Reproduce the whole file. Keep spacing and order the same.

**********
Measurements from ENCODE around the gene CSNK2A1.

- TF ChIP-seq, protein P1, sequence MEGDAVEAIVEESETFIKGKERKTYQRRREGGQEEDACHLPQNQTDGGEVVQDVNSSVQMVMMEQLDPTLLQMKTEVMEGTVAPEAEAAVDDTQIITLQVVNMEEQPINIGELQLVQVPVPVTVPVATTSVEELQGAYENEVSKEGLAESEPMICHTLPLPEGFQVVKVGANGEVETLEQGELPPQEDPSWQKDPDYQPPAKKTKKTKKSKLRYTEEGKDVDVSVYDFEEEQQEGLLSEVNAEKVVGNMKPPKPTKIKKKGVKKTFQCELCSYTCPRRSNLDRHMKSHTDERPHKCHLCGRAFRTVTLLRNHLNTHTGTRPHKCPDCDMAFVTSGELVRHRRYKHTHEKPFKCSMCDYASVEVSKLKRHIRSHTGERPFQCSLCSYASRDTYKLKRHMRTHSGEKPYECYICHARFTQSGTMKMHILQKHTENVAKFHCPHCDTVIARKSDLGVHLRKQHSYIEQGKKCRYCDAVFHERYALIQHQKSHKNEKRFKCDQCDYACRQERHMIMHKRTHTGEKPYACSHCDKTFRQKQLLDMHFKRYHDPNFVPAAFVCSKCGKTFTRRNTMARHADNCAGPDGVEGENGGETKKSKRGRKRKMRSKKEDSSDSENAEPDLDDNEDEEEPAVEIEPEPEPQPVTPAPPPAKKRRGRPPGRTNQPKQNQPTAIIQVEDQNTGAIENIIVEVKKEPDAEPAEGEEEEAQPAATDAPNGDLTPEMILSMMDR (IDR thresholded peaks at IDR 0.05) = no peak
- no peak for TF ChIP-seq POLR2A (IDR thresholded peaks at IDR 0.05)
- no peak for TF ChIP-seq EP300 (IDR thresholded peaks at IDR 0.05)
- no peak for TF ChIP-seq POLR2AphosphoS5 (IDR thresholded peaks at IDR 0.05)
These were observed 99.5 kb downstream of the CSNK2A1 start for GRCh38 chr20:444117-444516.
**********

Measurements from ENCODE around the gene CSNK2A1.

- TF ChIP-seq, protein P1, sequence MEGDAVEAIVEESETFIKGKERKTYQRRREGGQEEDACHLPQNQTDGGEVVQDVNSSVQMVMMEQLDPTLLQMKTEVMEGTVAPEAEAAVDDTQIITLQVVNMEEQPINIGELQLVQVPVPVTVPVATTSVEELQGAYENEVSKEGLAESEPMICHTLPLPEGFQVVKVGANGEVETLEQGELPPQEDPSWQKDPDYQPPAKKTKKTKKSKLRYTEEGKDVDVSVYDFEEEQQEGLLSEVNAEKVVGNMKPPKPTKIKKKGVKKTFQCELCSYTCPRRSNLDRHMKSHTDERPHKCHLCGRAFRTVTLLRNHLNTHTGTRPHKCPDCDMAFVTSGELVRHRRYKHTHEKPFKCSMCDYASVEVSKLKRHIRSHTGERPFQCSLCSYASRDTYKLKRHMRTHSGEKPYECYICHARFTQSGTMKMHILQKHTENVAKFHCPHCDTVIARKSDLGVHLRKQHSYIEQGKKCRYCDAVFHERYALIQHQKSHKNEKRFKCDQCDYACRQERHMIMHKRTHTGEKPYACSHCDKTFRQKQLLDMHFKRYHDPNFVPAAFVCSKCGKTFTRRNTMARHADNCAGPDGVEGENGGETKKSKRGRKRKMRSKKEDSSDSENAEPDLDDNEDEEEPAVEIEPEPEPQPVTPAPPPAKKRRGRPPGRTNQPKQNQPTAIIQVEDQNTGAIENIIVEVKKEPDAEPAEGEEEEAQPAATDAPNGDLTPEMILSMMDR (IDR thresholded peaks at IDR 0.05) = no peak
- no peak for TF ChIP-seq POLR2A (IDR thresholded peaks at IDR 0.05)
- no peak for TF ChIP-seq EP300 (IDR thresholded peaks at IDR 0.05)
- no peak for TF ChIP-seq POLR2AphosphoS5 (IDR thresholded peaks at IDR 0.05)
These were observed 99.5 kb downstream of the CSNK2A1 start for GRCh38 chr20:444117-444516.